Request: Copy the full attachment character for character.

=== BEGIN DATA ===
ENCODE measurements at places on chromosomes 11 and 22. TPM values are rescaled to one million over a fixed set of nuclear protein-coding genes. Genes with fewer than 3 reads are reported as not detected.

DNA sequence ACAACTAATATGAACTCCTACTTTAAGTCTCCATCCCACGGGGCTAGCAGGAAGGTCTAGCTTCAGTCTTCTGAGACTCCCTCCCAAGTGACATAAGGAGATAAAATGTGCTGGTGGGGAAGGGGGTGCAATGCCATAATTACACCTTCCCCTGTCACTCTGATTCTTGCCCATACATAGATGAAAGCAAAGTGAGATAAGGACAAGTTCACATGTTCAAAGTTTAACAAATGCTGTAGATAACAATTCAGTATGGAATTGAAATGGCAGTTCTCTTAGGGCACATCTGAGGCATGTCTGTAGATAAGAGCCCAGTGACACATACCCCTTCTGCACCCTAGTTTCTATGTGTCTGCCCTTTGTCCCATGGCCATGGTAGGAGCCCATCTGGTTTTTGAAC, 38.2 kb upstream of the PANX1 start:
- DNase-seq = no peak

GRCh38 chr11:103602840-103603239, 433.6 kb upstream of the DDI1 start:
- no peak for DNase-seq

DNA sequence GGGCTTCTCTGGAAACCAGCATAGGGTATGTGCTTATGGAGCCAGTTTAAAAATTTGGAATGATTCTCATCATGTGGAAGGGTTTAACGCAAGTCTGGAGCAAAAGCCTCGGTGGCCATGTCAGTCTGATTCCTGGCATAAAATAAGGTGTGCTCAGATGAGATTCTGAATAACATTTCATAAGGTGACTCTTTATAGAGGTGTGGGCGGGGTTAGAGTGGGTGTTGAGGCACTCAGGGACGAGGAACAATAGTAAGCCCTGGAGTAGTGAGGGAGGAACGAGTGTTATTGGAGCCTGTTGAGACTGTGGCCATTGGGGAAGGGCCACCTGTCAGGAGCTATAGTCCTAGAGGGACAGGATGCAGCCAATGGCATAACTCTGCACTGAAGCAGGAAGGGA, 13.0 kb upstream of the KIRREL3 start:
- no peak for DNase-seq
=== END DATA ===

ENCODE measurements at places on chromosomes 11 and 22. TPM values are rescaled to one million over a fixed set of nuclear protein-coding genes. Genes with fewer than 3 reads are reported as not detected.

DNA sequence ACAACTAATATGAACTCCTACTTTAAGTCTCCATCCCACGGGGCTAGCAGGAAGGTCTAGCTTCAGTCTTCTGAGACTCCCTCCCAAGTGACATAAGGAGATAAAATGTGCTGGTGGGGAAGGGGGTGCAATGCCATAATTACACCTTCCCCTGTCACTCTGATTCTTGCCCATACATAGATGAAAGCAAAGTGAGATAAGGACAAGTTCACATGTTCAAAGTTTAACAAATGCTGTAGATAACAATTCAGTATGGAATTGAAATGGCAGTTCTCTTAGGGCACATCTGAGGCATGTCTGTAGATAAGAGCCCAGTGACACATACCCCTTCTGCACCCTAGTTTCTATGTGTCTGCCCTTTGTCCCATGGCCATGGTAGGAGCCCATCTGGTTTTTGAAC, 38.2 kb upstream of the PANX1 start:
- DNase-seq = no peak

GRCh38 chr11:103602840-103603239, 433.6 kb upstream of the DDI1 start:
- no peak for DNase-seq

DNA sequence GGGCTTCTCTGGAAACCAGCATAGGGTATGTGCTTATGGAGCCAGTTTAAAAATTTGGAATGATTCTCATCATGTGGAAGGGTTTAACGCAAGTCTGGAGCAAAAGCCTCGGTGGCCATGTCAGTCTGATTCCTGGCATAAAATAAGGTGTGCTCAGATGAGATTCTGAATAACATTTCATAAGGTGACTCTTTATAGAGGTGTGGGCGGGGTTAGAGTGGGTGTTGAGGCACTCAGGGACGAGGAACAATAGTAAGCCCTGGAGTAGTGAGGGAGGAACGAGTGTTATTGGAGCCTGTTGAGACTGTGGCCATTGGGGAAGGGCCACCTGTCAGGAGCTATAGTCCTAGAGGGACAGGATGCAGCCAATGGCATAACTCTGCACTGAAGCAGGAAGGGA, 13.0 kb upstream of the KIRREL3 start:
- no peak for DNase-seq